14. Once more agreed, Ross!
    I often wondered about this problem. It’s exactly the same thing in Germany but without the excessive lawsuit possibilities. As a teacher I know it’s hard to motivate the students for even just a few miles WALK. Most of them would rather go to McD on excursions than anywhere else. Which brought me to force them to go for a walk in the woods or elsewhere through natural landscapes. Not very astonishing, it mostly ends up a good and learning experience for most of them.
    Kids and teenagers just need a little push in other than the most convenient direction. Our kids need guidance and care (which naturally involves taking risks), which I see a lot of parents can’t provide accurately anymore.
    My reaction to that fact is to teach my students as much as possible to make them think and decide for themselves in a reasonable and friendly way, to be aware of their possibilities. That is my little attempt to better the world, and, from time to time, it seems to work.
    Anyway, often times the things you mention, Ross, are plain common sense and it scares me that the majority just gets along without.

  15. I’m glad you give this problem some extra attention. Because it really is a worldwide problem!
    I live in Belgium, and altough we are always ten years behind on the USA, I sea the same thing happening. Playing outside seems to be illegal!
    Recently, a popular magazine wrote a series of articles on ‘the child in the woods’, or how that child doesn’t exist anymore.
    I can’t imagine my childhood without playing outside and exploring the nearby woods. And altough I’m only 19 years old, times sure have changed dramatically! Parents are affraid of pedosexuals and other problems exagerated by the media (twenty years ago, pedosexuals existed as well, but the media didn’t pay as much attention to this very small minority).

    I fear obesity will – in the near future – conquer Belgium as well as the USA…

  16. Wow!!!
    We were never allowed to sit around inside, at home or school. If you didn’t play sport or do something physically challenging people thought there was something wrong with you.
    I believe they were right!
    No running in some schools??? Show me a kid who doesn’t love to run…

  17. I feel the very same fustrations about this. I think it’s stupid that I have to tell my kids not to let their friends not to climb the tree on my property because I know that if one were hurt badly their parents would hit my insurance full force. I can barely afford to pay my mortgage as high as it is already. My kids don’t understand my logic so I try to explain it to them. The poor guys try to get it, but I don’t think that it’s fair. I never had to worry about that kind of crap when I was a kid. My poor labrador suffers too, lots of little tikes come onto my property and I worry if he knocked one over onto the cement what that would mean? I always have to get onto the boys for teaching him to jump onto their chest. Maybe on day people will come to their senses and learn to settle things like my fathers generation instead of calling their lawyers.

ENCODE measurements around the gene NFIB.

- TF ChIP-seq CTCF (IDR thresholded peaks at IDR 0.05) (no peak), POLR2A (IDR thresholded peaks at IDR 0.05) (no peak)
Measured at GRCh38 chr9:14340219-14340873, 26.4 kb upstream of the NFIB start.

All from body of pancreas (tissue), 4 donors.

18. Luckily the “art of suing” has not reached Sweden the same way as in America and health care is universal so there is no need for me to fear going bankrupt from other kids playing and bruising in my yard. Here it’s more a matter of media fear mongering and general lazyness both by parents and kids that keep a lot of them indoors.
    I have a group of kids I teach outdoor/wilderness skills to and they love every minute of it and so do the parents that tag along.

  19. I have to say that I would be very fucked up today if I had not had the childhood I had. In many ways physiological, spriritual, emotional and mental, playing outside as much as I could, whenever I could, with or without that huge bunch of my friends, has given me the ability to grasp and access different perspectives that a normal adult should have.

    I used to play anything that the minds of my friends and my own can conceive. Like rounders, a cousin of softball. We didn’t have fancy baseball bats and balls, so we made do we what we could find. A plank of wood for a bat, stones and rolled up paper for balls. We ran like crazy, climbed everything we could climb, the whole works. We conquered even construction sites. On barefoot.

    We played in the drains too (it was way cleaner back then). The small drains in residential areas in Malaysia are shaped like a ‘v’, don’t know about other places. So we placed our feet on the sides inside the drain and walked around in it and played ‘Sultan’ à la Age of the Malaccan Sultanate centuries ago. That kind of ‘game’ did a lot for our ability to not only preserve but also cultivate creativity.

    Those days were heaven. I pity the kids today. I wish they know what they’re missing.